Poland, most of whose power comes from coal and which is Europe’s second largest coal producer after Germany, is the only country not to have signed up to the EU’s 2050 carbon neutral aims, yet, though international news wire Reuters has reported in the past few days that Poland’s government struck a deal with trade unions on September 25 to gradually close its coal mines by 2049.
Although the EU’s Green Deal has no concrete roadmap yet, countries in the bloc are increasingly showing greater commitment towards a greener future. In Hungary, Parliament approved a bill on climate protection in June to reduce greenhouse gas emissions and increase the ratio of renewable energy sources.
By 2030, Hungary aims to reduce greenhouse gas emissions by at least 40%, compared to the levels measured in 1990. The ratio of renewables is set to creep above 21% by 2030. The act says Hungary will reach full climate neutrality by 2050, in line with the EU’s vision.
The Hungarian government is planning to launch subsidies that will cover 30-40% of solar panel installation costs on detached homes, Minister for Innovation and Technology László Palkovics said at the GreenTech exhibition and conference in Zalaegerszeg on September 25.
The subsidies will be financed from the national central budged and EU funding. The minister added that the government is planning to support the use of renewable energy with credit and grants.
In his speech at the Zalaegerszeg expo, Palkovics identified four conditions as prerequisites for carbon neutrality. First, those countries and businesses whose activities excessively pollute the environment will need to add more to the financing of the transition to climate neutrality.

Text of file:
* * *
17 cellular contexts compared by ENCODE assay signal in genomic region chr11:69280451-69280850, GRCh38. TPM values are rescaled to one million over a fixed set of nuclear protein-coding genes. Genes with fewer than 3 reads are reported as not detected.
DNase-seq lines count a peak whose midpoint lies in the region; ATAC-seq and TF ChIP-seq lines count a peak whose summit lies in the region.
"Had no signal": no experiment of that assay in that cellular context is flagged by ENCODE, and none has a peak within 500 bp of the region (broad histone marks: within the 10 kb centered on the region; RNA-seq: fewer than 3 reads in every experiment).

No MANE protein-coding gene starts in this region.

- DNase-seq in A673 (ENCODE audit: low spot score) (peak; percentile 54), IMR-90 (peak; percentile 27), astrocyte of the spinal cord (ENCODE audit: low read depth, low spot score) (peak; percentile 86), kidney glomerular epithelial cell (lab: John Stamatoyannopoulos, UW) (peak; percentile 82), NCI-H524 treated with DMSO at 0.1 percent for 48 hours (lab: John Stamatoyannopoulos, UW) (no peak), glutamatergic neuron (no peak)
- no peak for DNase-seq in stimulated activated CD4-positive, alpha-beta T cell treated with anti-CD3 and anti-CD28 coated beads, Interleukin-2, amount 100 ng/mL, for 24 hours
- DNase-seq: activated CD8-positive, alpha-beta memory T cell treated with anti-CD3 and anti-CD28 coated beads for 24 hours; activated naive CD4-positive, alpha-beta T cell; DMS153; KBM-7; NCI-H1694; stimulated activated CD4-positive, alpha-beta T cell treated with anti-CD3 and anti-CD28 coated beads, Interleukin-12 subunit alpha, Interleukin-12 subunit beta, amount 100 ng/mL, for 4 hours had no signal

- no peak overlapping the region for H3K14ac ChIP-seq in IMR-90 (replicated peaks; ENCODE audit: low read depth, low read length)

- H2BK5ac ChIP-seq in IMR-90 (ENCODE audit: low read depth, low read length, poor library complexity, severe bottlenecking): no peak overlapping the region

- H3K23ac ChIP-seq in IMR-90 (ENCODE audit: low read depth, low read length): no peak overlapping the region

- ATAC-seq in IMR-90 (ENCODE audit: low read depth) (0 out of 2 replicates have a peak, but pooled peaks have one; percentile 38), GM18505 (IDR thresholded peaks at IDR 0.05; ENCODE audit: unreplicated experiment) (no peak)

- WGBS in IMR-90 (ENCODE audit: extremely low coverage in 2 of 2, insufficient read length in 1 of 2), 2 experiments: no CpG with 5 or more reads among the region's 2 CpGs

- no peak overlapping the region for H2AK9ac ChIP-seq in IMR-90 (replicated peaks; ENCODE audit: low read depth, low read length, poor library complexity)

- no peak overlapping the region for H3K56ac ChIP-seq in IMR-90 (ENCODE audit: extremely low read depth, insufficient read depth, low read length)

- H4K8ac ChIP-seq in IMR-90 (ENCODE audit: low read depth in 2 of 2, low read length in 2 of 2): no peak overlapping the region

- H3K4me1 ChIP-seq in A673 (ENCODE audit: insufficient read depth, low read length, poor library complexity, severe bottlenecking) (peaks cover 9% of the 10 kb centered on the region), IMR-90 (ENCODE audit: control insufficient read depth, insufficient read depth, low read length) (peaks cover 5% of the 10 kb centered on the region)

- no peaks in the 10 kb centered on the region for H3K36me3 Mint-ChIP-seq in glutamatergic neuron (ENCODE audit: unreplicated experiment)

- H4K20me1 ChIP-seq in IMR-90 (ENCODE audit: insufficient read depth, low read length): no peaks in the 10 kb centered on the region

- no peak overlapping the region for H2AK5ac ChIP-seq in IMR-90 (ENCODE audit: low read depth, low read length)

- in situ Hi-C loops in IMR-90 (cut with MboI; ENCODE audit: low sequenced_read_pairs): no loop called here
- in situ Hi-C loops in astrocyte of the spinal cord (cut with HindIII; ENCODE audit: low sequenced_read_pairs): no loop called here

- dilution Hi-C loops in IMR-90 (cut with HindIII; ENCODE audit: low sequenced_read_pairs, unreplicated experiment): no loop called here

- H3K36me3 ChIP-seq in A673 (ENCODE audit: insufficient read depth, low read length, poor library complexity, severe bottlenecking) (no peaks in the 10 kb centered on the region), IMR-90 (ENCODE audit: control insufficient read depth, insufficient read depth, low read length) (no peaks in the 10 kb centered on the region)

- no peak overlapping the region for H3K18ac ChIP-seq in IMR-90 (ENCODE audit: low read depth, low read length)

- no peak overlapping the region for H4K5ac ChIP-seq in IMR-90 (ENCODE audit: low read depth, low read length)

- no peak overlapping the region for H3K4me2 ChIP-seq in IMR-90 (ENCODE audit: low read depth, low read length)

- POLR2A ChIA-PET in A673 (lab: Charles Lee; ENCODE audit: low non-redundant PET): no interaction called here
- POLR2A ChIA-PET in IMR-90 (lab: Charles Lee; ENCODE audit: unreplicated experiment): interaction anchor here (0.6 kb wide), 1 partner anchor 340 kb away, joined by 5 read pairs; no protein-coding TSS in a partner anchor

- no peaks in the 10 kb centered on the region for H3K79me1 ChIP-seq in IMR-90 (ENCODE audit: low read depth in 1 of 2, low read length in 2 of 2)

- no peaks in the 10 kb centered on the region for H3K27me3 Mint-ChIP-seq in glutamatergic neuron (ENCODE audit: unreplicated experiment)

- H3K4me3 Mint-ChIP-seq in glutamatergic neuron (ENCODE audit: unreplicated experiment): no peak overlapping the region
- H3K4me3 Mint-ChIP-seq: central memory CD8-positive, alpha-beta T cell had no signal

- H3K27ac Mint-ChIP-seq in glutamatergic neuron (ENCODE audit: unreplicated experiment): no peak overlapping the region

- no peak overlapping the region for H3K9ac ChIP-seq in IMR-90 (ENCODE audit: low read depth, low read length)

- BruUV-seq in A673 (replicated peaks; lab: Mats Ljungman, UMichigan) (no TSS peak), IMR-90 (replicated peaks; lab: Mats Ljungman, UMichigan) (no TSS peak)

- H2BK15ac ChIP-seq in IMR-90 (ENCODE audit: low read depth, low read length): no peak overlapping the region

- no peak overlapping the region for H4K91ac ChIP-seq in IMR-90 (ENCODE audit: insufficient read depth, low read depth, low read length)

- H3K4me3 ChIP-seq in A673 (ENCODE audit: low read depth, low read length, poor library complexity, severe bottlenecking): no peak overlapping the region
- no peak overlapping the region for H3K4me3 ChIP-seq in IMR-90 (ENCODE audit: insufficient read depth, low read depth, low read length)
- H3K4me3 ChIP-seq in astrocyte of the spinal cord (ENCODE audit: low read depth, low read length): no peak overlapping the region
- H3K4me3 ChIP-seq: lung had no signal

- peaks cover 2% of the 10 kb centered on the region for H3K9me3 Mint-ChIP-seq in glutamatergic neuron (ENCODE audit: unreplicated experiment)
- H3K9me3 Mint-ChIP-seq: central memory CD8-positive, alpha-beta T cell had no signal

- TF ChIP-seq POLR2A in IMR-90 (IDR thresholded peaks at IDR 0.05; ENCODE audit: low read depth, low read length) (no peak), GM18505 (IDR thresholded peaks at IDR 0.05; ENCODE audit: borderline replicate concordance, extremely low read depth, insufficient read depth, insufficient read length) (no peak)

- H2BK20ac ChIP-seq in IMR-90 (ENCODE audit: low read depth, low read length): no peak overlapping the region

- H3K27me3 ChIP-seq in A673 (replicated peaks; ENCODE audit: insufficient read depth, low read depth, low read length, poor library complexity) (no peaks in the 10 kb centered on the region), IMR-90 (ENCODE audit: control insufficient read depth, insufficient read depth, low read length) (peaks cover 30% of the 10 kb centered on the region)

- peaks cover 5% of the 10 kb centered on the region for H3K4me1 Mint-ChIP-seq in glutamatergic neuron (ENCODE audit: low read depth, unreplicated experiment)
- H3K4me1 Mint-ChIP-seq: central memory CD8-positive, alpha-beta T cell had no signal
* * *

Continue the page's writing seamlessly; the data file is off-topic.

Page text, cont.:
Second, the transition must happen without causing spikes to energy and food prices. Third, Palkovics finds it “unacceptable” that the poorer and developing countries lose out on cohesion funds that would support the transition.
Fourth, the minister stressed that there is no climate-neutral economy without nuclear energy, therefore, he believes nuclear energy use should not to be banned, as many Green politicians demand, but supported on the European continent.
As renewable sources deliver an increasingly larger slice of the energy mix for Hungary, anticipation hints at a busy market in the near future. The National Bank of Hungary (MNB) in mid-September published a collection of proposals and initiatives to promote environmentally sustainable economic growth, based on a consultation with NGOs, environmental scientists, climate protection and energy experts.
The MNB proposed “green taxation” for vehicles and transportation to improve air quality, lowering taxes for energy efficiency investments, extending the carbon taxing system and raising environmental charges and fees, among many other ideas.
As solar panels are springing up in fields across Europe and silent electric vehicles roam our roads in increasing numbers, it is safe to assume that today, economies and individuals are well beyond the brink of transition towards a greener, and hopefully healthier, energy mix.